SASKATOON — New Evangelization Summit speaker George Weigel examined the origin of the new evangelization in the unfolding of church history: “I think we are living in an extraordinarily privileged moment in the 2,000-year history of the church,” he said.
Speaking at the Ottawa event broadcast to host sites around the world, the theologian, author, and biographer of Pope John Paul ll pointed to this as one of the moments in history when the Catholic faith is taking on “a new expression in order to meet the challenges of being the pilgrim People of God in a given age.”
The latest challenge for the pilgrim church is to be the church of the new evangelization, he said. The movement has its roots in the election of Pope Leo XIII in 1878, which marked the beginning of “the church’s great project of not conceding to the modern world and not rejecting the modern world, but seeking to convert the modern world,” said Weigel.
Efforts undertaken under Pope Leo Xlll ultimately led to an explosion of Catholic intellectual life, Scripture study, the development of Catholic social teaching, and eventually the Second Vatican Council, which was launched by Pope John XXIII in 1958 and completed by Pope Paul VI.
“Vatican ll was intended to be a great missionary council.”
Weigel described a number of ways how, under the leadership of Pope John Paul II, the Vatican ll understanding of the church as “a communion of disciples in mission” became clearer.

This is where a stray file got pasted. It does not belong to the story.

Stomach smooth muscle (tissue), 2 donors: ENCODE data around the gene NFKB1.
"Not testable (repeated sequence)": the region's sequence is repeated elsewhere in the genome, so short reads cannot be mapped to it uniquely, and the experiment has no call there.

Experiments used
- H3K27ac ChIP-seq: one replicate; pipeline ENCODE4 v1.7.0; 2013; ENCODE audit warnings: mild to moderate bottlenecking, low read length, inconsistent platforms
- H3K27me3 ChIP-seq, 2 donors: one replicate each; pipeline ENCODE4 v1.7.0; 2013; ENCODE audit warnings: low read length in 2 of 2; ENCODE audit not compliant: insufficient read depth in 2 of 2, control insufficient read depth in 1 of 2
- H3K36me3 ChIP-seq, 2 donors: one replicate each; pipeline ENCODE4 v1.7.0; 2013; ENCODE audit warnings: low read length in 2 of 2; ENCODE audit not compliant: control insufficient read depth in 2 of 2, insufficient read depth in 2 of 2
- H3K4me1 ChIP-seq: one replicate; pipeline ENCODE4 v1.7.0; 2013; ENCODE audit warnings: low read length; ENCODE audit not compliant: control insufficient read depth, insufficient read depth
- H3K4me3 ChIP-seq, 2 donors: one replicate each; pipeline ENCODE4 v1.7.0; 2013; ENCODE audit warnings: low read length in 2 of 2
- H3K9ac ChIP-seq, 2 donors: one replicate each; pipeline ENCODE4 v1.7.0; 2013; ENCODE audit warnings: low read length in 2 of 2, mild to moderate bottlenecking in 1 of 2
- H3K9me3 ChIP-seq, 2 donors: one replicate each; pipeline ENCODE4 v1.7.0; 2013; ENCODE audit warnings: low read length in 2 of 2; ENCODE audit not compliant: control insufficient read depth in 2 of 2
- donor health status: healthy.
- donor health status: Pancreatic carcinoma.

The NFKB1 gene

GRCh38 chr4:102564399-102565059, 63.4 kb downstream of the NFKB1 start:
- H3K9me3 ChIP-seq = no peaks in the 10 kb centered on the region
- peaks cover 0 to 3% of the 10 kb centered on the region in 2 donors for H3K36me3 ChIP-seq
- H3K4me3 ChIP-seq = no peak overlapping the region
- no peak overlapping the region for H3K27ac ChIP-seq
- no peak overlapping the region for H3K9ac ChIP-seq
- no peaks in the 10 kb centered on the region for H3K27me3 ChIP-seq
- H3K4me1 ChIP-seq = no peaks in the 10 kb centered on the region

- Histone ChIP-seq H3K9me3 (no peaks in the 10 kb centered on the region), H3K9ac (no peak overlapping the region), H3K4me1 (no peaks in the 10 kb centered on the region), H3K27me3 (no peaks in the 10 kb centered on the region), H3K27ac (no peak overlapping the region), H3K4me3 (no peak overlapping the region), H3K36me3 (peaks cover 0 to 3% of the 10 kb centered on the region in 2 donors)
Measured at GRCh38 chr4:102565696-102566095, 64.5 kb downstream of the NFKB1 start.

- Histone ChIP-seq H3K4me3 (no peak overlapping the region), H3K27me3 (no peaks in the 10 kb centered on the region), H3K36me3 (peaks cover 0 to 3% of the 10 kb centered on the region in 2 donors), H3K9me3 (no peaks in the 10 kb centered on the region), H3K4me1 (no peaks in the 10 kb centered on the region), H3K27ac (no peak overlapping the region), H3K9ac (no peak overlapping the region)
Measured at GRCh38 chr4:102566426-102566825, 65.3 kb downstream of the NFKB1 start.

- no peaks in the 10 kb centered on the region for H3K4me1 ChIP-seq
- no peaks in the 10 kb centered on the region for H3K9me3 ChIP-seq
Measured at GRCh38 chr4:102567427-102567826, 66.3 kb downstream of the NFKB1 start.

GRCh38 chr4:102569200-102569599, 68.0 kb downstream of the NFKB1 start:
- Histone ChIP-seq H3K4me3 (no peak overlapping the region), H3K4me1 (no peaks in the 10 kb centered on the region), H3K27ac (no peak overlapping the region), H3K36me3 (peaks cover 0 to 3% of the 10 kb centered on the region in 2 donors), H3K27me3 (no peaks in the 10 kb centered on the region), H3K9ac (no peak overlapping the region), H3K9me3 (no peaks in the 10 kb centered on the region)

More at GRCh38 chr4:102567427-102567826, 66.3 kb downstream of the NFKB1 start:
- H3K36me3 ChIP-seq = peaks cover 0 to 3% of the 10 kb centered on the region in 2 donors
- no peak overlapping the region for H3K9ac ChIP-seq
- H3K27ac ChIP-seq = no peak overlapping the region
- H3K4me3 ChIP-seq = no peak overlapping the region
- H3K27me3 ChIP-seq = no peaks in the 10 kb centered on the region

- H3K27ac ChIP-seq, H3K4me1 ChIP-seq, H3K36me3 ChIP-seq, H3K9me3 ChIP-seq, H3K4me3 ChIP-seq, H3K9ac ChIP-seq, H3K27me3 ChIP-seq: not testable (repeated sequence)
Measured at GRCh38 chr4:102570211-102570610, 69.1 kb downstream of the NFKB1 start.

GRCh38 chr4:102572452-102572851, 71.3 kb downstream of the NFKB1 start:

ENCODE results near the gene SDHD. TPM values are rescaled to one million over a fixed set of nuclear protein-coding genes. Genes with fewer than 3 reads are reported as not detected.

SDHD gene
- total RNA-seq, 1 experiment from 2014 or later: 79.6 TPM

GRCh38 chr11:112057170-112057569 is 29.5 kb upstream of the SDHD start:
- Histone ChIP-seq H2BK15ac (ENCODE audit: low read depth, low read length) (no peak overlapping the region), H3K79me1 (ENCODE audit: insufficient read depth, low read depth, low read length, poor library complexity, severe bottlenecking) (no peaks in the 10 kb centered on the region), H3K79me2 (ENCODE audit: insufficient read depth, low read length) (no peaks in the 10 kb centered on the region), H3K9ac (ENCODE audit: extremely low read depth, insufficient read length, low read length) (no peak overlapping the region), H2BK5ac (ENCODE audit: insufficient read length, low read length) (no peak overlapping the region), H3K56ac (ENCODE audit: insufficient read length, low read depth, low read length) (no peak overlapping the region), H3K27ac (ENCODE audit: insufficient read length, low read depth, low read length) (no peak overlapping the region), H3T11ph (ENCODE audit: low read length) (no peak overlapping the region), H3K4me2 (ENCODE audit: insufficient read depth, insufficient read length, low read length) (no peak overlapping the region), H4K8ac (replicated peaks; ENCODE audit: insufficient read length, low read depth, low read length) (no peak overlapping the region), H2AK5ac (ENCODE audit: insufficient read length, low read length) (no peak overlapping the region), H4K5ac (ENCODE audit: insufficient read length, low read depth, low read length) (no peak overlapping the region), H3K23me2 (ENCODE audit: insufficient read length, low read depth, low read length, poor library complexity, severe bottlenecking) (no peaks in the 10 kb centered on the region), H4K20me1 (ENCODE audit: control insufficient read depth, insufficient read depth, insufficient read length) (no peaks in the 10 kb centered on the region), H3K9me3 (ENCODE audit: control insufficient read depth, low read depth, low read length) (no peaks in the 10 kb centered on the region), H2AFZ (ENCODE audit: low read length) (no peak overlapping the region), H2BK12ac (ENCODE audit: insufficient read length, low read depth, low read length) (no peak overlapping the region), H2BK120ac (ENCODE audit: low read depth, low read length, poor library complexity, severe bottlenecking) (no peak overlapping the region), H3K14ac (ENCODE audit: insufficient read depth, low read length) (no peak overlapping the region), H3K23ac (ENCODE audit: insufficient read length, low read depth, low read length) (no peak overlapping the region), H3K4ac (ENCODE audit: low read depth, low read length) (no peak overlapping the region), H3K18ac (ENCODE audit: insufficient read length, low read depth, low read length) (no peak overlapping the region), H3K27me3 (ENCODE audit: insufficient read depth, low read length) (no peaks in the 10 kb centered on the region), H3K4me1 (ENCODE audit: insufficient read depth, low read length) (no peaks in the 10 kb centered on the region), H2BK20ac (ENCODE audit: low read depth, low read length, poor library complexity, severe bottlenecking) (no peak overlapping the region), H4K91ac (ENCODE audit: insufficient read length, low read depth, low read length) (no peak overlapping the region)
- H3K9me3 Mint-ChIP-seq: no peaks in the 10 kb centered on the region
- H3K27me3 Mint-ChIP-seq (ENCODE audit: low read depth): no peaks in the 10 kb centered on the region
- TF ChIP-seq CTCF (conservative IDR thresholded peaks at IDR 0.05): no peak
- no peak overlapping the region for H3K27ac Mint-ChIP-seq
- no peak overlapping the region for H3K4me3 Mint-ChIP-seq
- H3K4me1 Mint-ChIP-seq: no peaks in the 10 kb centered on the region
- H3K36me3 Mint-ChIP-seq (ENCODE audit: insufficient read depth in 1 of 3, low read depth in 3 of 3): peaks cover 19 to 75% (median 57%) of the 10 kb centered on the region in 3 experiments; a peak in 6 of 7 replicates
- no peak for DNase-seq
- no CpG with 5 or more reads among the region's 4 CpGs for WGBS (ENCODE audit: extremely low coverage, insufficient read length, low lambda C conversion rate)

He reflected on John Paul ll’s trip to the Holy Land at the dawn of the third millennium: “He was in effect picking up the entire Catholic Church . . . and taking us to the places of salvation history, so that we could touch and feel and see the fact that Christianity is not a pious story, it is not a myth. Christianity begins with radically transformed lives, in a place you can go to today.” It is “to understand again, that, like those transformed lives of 2,000 years ago, we are called by our encounter with the risen Christ to offer his friendship to the world.”
The transformation of the church of the Counter-Reformation into the church of the new evangelization has come “just in time,” added Weigel. While the church of the Counter-Reformation could count on the surrounding culture to help pass along the faith, “we now know that is no longer the case. The cultural air we breathe not only does not help transmit the faith, it is toxic.”
“To be the church of the new evangelization is going to mean, for all the people of the church, a deepened friendship with the Lord Jesus, through regular immersion in the Word of God, a more frequent encounter with the sacraments, and, above all, by owning our baptism.”
Another challenge Weigel presented to NES participants was to grow in self-awareness, and recognize that we must respond to the mission field that exists all around us.
“Missionary territory today is your kitchen table. It is your neighbourhood association. It is your workplace. It is your life as a citizen. It is your life as a consumer. All these are arenas of missionary activity.”
The words of Christ to “go and make disciples” were spoken to each of us on the day of our baptism, Weigel stressed: “We are being called to be part of the birthing of the church of the new evangelization, which is the church of the apostles. If we can own that missionary discipleship, we will not only embody what we were called to be at our baptism, we may begin, in converting others, to convert this culture, and give the nations a new gift of freedom.”